Like most other seventeen year olds at that time, I was devastated by Kurt’s death. I felt as though I had lost a close friend despite the fact that I had never met him. The thing about Kurt Cobain was that you didn’t need to meet him to know him. He was stitched into every composition he’d ever written, intricately layering his deepest, inner-most thoughts into every line, sometimes appearing as though he was speaking in code. Kurt wasted very little words, and even the most seemingly nonsensical lyrics were all a part of the world as he saw it. He didn’t care if you ‘got’ it or not, he just encouraged you to come along for the ride.
The day following Kurt’s reported death was a Saturday. I had not slept well and forced myself out of bed at a reasonable hour. My parents were already awake, eating breakfast together at the kitchen table, a two-seater that was little more than a glorified desk. Upon hearing the click of my bedroom door closing, my dad turned to look at me over his shoulder, almost tipping over the full glass of orange juice beside his left elbow. He scrambled to bury a section of newspaper underneath a pile of the morning edition.
As I staggered down the hallway into the kitchen, my eyes locked on the stack of newspapers.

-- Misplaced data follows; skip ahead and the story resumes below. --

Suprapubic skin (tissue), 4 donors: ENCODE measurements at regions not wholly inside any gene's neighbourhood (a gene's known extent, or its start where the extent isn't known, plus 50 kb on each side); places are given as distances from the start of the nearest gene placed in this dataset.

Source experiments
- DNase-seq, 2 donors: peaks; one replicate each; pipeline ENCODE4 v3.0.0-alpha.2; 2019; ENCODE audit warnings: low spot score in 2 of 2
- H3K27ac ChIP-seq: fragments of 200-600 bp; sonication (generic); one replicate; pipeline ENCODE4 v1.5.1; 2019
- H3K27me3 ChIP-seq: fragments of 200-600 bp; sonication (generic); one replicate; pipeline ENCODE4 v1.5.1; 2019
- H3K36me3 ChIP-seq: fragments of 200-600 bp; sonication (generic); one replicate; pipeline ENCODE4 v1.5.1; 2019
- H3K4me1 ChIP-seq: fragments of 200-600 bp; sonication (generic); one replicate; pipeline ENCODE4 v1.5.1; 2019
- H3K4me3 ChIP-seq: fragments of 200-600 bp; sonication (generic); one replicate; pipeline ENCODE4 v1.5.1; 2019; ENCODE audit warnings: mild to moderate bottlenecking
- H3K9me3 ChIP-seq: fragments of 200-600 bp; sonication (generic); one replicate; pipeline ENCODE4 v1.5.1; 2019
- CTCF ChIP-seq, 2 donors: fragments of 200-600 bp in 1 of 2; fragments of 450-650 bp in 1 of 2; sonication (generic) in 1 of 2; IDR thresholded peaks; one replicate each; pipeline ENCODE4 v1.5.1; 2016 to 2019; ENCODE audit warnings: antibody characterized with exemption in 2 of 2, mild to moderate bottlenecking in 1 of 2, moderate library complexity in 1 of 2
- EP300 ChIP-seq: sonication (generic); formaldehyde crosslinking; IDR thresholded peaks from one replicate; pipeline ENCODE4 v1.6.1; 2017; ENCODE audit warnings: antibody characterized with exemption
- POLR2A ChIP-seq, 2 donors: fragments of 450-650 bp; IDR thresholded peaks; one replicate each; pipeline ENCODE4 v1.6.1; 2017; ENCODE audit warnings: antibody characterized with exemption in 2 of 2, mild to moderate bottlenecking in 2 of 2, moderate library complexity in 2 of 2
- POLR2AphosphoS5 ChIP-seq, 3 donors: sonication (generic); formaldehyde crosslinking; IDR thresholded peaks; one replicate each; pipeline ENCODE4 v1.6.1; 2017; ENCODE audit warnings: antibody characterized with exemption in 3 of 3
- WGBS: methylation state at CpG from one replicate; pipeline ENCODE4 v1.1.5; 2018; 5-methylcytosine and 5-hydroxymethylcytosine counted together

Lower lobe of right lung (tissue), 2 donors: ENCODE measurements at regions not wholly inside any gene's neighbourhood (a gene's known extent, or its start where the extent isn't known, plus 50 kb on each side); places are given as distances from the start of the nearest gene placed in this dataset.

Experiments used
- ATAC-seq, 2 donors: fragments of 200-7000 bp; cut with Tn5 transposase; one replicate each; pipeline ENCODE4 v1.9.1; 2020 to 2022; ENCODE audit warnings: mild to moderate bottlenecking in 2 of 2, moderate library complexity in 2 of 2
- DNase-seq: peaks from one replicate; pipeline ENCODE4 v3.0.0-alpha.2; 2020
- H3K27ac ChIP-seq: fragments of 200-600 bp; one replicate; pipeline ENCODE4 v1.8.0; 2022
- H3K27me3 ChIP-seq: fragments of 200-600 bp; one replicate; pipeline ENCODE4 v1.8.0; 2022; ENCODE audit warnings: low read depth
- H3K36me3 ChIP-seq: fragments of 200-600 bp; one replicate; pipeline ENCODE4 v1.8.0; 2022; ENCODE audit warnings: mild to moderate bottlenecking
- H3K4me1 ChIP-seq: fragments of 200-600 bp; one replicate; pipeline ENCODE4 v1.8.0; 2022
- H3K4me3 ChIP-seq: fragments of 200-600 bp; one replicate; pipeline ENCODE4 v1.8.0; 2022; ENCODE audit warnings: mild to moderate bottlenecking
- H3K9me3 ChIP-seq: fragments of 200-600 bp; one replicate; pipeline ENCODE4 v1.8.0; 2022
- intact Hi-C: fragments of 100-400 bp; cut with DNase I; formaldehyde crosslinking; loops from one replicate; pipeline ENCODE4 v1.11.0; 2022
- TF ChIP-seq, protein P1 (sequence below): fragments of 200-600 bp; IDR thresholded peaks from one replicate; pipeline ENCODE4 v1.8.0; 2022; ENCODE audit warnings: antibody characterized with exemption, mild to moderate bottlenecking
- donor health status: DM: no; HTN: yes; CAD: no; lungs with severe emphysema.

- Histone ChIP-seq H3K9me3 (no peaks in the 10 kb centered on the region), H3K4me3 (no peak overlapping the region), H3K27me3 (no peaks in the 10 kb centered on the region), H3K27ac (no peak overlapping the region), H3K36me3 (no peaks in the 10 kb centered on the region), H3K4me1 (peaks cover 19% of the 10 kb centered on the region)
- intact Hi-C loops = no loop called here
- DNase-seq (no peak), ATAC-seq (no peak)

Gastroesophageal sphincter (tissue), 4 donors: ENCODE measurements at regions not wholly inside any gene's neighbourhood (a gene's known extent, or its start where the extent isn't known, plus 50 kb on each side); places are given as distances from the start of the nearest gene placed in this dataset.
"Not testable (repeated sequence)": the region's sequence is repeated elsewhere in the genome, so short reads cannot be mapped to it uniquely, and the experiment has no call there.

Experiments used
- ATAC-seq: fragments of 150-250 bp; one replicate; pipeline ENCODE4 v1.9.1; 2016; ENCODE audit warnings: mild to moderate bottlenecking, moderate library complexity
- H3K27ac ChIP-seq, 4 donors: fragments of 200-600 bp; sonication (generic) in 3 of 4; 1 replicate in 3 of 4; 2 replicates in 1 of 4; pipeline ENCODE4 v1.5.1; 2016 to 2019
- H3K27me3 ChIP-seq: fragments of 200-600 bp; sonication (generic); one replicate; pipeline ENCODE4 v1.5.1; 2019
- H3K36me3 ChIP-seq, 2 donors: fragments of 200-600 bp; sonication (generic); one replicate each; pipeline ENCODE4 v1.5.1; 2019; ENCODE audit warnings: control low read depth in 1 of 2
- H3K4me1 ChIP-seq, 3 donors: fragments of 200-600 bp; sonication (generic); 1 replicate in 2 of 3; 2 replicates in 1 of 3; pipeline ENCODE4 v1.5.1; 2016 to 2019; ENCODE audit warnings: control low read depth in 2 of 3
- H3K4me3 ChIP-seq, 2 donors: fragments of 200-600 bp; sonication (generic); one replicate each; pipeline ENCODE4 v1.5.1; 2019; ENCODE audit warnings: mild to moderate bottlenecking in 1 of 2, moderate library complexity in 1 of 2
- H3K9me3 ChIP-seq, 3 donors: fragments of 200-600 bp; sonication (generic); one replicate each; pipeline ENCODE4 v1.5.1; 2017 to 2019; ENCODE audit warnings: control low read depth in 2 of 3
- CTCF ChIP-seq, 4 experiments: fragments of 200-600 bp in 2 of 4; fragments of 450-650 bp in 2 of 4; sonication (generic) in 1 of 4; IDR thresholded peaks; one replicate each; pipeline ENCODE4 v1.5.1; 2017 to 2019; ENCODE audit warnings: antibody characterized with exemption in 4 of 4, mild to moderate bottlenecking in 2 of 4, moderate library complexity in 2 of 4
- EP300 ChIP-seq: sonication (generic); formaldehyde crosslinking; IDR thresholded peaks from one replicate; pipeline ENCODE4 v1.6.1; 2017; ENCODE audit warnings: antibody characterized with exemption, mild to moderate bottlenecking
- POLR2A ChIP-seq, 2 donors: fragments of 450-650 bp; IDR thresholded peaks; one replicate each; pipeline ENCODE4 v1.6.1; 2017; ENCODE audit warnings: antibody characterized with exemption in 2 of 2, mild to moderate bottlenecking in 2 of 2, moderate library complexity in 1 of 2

“What are you trying to hide?” I asked my father.
My parents’ eyes met, followed by my dad letting out an over exaggerated sigh. He moved aside a collection of papers and uncovered the front page for me to see. Kurt Cobain’s angelic blue eyes stared back at me from beneath the headline, “Soaring Spirit, Fallen Star.” It was only then that I had shed my first tears over the news, as if somehow the reality had failed to sink in until that moment.
My mother got up from the table and put her arms around me.
“I’m so sorry, honey,” she said, kissing the top of my head.
“I don’t understand why you were trying to hide it, though,” I said, resting my head against my mother’s shoulder. “It happened yesterday. I already knew.”
My dad swished a sip of juice back and forth inside his mouth before swallowing and wiping his lips with a napkin.
“Well, son. Your mother and I just weren’t sure how you were going to react, so we just wanted to be cautious.”
“Cautious?” I pulled away from my mother’s touch. “As in you thought I might try to kill myself just because Kurt Cobain did?”
My mother moved over to my dad’s side and gently rubbed her hand on his back.
“We just know how much he meant to you, and we wanted to make sure you were okay first. We know he was your idol.”
I was livid. My “idol?” Like I was some mindless lemming that followed the herd over the cliff, incapable of independent thought? The glass had shattered, giving light to the truth about how my parents actually saw me, and that hurt even more than Kurt’s death. I stormed off back down the hallway and into my room, shutting the door behind me with enough force to let them know I was not to be disturbed.